Stack as the variable binding environment: lexical binding via dynamic binding, strict and lazy

We demonstrate how lexical binding can be realized in terms of dynamic binding. Therefore, higher-order lexically scoped functions can be introduced into an existing first-order language as is, without re-writing its compiler/interpreter to deal with the variable binding environment. The approach works for strict and lazy evaluation, and is particularly instructive for delimited dynamic binding. Applications involve extensible interpreters and compilers, and staging.



The most familiar, explained in any textbook approach to dealing with variable references in higher-order programs is variable binding environment: an association of variable names with their bound values. In an interpreter (the eval function), the environment is one of its arguments. Compiled functions receive the environment as an extra argument. Terms with variables are commonly thought to mean functions from the environment to the value domain.

This article demonstrates a different, unconventional approach to variable references, coming from the observation that a (let-)bound variable can only be used while the control remains within the corresponding let-expression body. In interpreter terms, a variable may be accessed only while the interpreter is still handling the let-form, which remains on the interpreter stack. Therefore, to find the value associated with the bound variable we search the stack -- or, better, just point to the right place on the stack that stores that value.

That is a very attractive idea, which seems first to come to mind when implementing higher-order languages. It was indeed first that came to mind to J. McCarthy and A. Turing. Alas, the idea -- now called dynamic binding -- is flawed (as Turing soon realized). To regard functions as first-class, to be able to pass them as arguments and return as results, lexical binding is indispensable.

This article demonstrates that, perhaps surprisingly, lexical binding can be implemented via dynamic binding, in strict and lazy settings.

The main advantage of this alternative approach is making variables a modular feature: variables and (first-class) functions can be introduced to a first-order language without any changes to the latter, without any need to re-write the interpretation of the first-order fragment (numbers, strings, etc.) to pass the environment. We may write extensible interpreters and compilers. Another application is the surprisingly simple implementation of staging.

Dynamic binding can be implemented in many ways. One particular implementation, in terms of delimited control, turns out particularly insightful. Incidentally, it demonstrates the need for multi-shot (non-affine) delimited continuations -- perhaps the first non-trivial use of such delimited continuations aside from non-determinism.

Another insight is that a let-expression -- often considered a mere syntax sugar in lambda calculus -- turns out more fundamental than the lambda abstraction.

References [20K]
The complete code accompanying the article, with many tests and examples

Dynamic Binding

A surprisingly simple implementation of staging


Sample languages

To make the point we introduce a progression of (simply typed) languages, starting from the basic and adding more and more features. We shall see that their implementations are just as extensible.

We implement the languages by writing their interpreters -- several, in fact, for various evaluation strategies -- in OCaml. It helps therefore to embed the languages in OCaml as DSLs. We will be using tagless-final embedding, as more illuminating and easier to extend. The latter is particularly important: the extensibility of implementations is one of the main points.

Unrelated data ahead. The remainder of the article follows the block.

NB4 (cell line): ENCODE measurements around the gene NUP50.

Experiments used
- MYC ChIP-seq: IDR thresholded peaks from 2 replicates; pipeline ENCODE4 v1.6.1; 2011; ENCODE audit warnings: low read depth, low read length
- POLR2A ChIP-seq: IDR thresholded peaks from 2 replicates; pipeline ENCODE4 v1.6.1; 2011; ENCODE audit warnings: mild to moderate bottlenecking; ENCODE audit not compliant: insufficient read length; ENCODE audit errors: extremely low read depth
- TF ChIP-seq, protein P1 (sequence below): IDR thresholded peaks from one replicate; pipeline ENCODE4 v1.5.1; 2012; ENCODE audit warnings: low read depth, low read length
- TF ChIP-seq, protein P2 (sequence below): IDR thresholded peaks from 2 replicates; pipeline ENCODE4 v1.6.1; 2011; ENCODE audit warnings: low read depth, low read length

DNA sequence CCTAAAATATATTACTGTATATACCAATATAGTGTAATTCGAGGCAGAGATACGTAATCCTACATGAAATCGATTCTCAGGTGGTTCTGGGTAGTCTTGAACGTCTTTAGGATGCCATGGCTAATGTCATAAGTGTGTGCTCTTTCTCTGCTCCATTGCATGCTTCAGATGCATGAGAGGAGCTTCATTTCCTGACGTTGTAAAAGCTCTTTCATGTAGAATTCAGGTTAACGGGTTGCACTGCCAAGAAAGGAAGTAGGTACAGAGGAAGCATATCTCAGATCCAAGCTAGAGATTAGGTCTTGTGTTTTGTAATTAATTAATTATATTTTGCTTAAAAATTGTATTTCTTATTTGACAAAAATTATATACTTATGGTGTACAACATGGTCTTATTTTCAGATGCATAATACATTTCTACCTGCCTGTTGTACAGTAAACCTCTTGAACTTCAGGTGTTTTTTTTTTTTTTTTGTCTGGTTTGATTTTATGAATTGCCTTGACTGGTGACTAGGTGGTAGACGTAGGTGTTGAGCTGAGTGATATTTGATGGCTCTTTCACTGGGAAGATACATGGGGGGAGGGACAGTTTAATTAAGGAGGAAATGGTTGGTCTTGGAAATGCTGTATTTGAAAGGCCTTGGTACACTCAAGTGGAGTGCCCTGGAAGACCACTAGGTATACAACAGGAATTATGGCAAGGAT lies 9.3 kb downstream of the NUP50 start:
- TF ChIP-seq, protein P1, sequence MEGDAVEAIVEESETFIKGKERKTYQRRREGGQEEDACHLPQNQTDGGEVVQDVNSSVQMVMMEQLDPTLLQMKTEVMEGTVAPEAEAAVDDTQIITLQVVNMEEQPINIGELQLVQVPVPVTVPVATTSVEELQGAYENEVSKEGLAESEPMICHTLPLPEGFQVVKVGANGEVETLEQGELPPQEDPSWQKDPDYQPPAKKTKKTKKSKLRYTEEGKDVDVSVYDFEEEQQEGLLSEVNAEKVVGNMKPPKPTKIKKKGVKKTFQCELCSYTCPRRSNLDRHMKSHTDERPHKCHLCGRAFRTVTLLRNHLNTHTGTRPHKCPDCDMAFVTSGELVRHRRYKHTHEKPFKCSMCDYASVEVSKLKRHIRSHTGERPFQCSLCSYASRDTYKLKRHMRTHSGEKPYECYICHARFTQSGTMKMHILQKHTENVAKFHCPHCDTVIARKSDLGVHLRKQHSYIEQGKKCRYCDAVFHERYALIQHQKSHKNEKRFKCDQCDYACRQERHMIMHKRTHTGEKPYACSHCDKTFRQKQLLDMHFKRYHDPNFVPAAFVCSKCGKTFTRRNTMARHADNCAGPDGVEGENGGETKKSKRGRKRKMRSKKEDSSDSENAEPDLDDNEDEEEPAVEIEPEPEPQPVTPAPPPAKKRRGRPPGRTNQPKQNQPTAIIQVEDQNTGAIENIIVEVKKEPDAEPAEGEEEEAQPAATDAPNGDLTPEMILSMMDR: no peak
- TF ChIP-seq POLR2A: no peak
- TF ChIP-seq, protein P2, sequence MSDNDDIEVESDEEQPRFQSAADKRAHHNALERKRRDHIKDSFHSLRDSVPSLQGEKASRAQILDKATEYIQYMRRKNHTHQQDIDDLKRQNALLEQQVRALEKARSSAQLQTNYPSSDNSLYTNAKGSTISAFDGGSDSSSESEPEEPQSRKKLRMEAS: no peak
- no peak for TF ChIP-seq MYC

The base language is the simplest first-order language with integers and integer operations, as well as applications (of built-in functions, since there is no way to define functions yet.) As a tagless-final DSL, the language (its operations -- syntax -- and the types) are described by the following OCaml signature.

    module type fo = sig
      type 'a exp                           (* expressions *)
      val int : int -> int exp              (* integer literals *)
      val ( + ) : int exp -> int exp -> int exp
      val ( - ) : int exp -> int exp -> int exp
      val (//)  : ('a -> 'b) exp -> 'a exp -> 'b exp   (* application, left-assoc *)

A DSL expression of type t is represented by an OCaml expression of (an abstract) type t exp. For example, an OCaml expression int 1 represents DSL's integer literal 1. Here is a (OCaml representation) of a more elaborate DSL expression:

    let exfo = int 1 + int 2 - int 3 - int 4
Applications are denoted by the (left-associative) operator //. Built-in functions are easy to add but they will not be needed for our examples.

The second language, fol, extends fo with definitions: let-expressions and variables:

    module type fol = sig
      include fo
      type 'a var
      val newvar : string -> 'a var
      val var    : 'a var -> 'a exp
      val let_   : 'a var -> 'a exp -> (unit -> 'b exp) -> 'b exp
The type 'a var describes variables, created by newvar from an unlimited supply. The first argument of var is the name, used only for tracing, which is quite useful especially for call-by-need later on. Variables per se are not expressions: use var to reference them (which may, and actually will be, an effectful operation). The body of a let-expression is a thunk: the timing of its evaluation is controlled by let_.

A sample fol term may look as follows:

    let x = newvar "x"
    let y = newvar "y"
    let exfol = 
      let_ x (int 10 - int 5) @@ fun () -> 
      let_ y (int 1 + var x)  @@ fun () -> 
      let_ x (var x + var y)  @@ fun () ->
      var x + var y
The first two lines create the variables for use in exfol. (Hereafter we assume that all variables appearing in examples have been created similarly).

Finally, we make the language higher-order by adding first-class functions, built by lambda-expressions:

    module type ho = sig
      include fol
      val lam : 'a var -> (unit -> 'b exp) -> ('a -> 'b) exp
For example, an anonymous function of adding two to its argument is represented as lam x (fun () -> x + int 2).

Here are a few sample expressions using all ho facilities, including those inherited from fo and fol:

    let ex0 = 
       (lam x @@ fun () -> let_ y (var x + var x) @@ fun () -> var y + var y)